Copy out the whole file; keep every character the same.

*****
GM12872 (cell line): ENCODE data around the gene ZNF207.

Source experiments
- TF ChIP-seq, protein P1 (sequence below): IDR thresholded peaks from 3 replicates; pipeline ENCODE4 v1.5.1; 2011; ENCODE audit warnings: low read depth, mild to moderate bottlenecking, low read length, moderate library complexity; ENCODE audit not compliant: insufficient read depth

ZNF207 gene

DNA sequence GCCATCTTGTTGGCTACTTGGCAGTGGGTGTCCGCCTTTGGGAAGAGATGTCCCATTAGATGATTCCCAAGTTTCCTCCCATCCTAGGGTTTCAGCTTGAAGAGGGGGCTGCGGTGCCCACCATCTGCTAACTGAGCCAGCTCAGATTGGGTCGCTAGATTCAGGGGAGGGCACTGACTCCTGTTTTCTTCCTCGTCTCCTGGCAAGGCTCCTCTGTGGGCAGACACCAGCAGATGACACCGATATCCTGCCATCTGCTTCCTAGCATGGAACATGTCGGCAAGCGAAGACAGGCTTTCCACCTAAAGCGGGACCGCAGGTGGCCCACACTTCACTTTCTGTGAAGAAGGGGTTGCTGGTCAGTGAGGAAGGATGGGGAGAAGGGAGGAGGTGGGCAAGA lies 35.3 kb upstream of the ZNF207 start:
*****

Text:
GM12872 (cell line): ENCODE data around the gene ZNF207.

Source experiments
- TF ChIP-seq, protein P1 (sequence below): IDR thresholded peaks from 3 replicates; pipeline ENCODE4 v1.5.1; 2011; ENCODE audit warnings: low read depth, mild to moderate bottlenecking, low read length, moderate library complexity; ENCODE audit not compliant: insufficient read depth

ZNF207 gene

DNA sequence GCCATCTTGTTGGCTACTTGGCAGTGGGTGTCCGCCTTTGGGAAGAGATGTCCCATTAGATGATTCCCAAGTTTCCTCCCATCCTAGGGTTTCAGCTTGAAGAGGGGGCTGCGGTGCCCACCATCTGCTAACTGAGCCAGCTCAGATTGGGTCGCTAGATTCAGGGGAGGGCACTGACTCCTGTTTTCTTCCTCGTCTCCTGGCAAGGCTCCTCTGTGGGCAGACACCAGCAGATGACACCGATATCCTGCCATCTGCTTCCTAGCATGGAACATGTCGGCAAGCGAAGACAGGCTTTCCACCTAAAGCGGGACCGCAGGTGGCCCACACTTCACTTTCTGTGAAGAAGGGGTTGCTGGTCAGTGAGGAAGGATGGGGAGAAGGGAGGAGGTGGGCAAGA lies 35.3 kb upstream of the ZNF207 start: